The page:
Premier League tv threat to League of Ireland

The League of Ireland is facing a formidable threat to its future attendances after the English Premier League confirmed it will screen live Friday night games from 2016.

Premier League tv threat to League of Ireland

Up to 10 Premier League games will be shown live on Friday evenings under the terms of the new broadcasting rights agreement, which was confirmed yesterday.

The Premier League has issued invitations to tender (ITT) for the broadcast rights for three seasons starting in August 2016 with 168 live matches available in total — 14 more than are currently shown and which means that 44% of all Premier League games will be available live. The auction is expected to herald another bumper pay-day for top-flight clubs.

There will be seven packages available, as under the current system, but it is understood the Monday night package will include up to 10 games to be played on Friday night.

Although the League of Ireland is a summer competition, the crossover period would likely mean direct fixture clashes with early and late-season SSE Airtricity League games.

And other sporting organisations who hold fixtures on Friday nights — notably the Pro12 Rugby competitions — could also find themselves battling to pull prospective fans away from the tv.

No broadcaster will be able to show more than five packages or 126 matches in total, guaranteeing at least two packages and 42 games to a second broadcaster.

The announcement will fire the starting gun on the contest to secure the live rights, with current rights holders BSkyB and BT Sport set to bid again.

One unknown factor is whether Qatar-based beIN Sports enters the bidding war — but even if it does not the stakes are likely to be raised even higher than the current £3.018 billion (€3.8 billion) and ensure another record domestic rights deal for the Premier League clubs.

The ITT will also include bids for a free-to-air highlights package, and ITV is expected to challenge the BBC, which has held the rights since 2004 on its Match of the Day programmes.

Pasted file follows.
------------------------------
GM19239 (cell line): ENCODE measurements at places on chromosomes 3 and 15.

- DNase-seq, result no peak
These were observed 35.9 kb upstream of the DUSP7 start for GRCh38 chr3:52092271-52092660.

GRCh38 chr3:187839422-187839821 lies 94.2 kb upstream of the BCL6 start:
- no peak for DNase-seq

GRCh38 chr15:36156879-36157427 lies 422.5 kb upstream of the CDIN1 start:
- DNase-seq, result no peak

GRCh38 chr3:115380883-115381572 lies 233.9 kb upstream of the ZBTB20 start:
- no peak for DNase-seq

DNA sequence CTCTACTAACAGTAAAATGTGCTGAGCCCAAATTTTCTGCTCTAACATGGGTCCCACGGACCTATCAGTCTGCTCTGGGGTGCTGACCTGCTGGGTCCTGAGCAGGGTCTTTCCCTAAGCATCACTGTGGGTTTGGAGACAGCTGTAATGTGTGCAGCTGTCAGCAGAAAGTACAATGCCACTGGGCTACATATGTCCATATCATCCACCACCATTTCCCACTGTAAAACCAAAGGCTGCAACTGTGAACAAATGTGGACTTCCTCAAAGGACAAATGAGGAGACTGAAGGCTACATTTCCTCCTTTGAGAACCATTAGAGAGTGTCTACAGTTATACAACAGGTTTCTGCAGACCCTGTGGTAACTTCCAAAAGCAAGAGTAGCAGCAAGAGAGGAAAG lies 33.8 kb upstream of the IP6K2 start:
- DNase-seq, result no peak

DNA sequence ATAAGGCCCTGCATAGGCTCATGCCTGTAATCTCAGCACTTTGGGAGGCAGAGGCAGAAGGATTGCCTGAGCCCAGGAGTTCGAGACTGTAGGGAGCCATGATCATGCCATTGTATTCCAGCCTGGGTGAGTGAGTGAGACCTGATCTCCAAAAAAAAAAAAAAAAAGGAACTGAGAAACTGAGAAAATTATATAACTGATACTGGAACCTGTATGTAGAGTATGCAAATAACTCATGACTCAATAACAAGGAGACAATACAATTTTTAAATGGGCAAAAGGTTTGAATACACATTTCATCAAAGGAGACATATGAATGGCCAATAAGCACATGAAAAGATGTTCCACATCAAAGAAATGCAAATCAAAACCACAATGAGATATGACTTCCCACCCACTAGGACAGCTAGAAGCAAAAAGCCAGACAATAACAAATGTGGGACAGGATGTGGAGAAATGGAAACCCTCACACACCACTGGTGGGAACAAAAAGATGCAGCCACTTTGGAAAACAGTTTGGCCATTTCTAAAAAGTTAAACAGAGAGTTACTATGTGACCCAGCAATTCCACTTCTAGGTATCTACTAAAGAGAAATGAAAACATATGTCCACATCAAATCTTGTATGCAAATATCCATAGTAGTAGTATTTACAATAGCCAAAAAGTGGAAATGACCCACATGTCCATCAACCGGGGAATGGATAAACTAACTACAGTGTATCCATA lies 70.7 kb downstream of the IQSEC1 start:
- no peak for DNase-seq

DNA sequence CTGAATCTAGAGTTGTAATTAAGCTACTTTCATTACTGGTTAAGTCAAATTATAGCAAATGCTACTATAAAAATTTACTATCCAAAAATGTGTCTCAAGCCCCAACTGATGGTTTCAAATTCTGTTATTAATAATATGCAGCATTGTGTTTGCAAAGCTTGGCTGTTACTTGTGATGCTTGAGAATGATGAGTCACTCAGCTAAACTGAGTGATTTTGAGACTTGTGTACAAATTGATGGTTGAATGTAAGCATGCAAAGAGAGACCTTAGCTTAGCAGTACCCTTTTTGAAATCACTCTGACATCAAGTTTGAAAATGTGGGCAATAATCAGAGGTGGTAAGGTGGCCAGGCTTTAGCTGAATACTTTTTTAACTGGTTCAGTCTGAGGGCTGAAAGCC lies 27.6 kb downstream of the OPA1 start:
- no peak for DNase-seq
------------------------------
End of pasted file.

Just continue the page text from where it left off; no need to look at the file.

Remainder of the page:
The bidding process for the highlights and the live rights is expected to be completed within the next four months with a decision announced in March.

The ITT also comes despite the media regulator Ofcom opening an investigation into how the Premier League sells its broadcast rights, following a complaint by Virgin Media.

League chiefs have taken the decision not to delay the ITT — not least because the Ofcom investigation could take up to two years. Increasing the number of games made available live however could be seen as a move towards trying to satisfy Ofcom.

The Premier League has insisted however that the Saturday 3pm kick-off time remains sacrosanct, and that matches played at that time will not be shown live.

It said in a statement announcing the details of the ITT: “This creates an attractive offering for broadcasters and fans; whilst allowing the continued protection of the Saturday 3pm ’closed period’ – the purpose of which is to encourage attendances.”

After the sale of the live rights is completed, a separate sales process will take place for two other packages – a “near-live” package of 212 matches for on-demand exploitation – and an internet-based clips package for all matches.

Once the domestic rights sale is completed, league chiefs will then turn their attention to selling the overseas broadcast rights, which for the current three-year package brought in another £2.5bn.

Meanwhile RTÉ confirmed yesterday it has retained the TV and online rights to Wednesday night matches in the Champions League until 2018.

The agreement will include all games up to and including the 2017/18 final.

RTÉ Head of Sport Ryle Nugent said: “Retaining live free-to-air Wednesday night rights and highlights is in keeping with RTÉ Sport’s aim of bringing national teams, national games and, in the case of the Champions League, major events to Irish audiences.”

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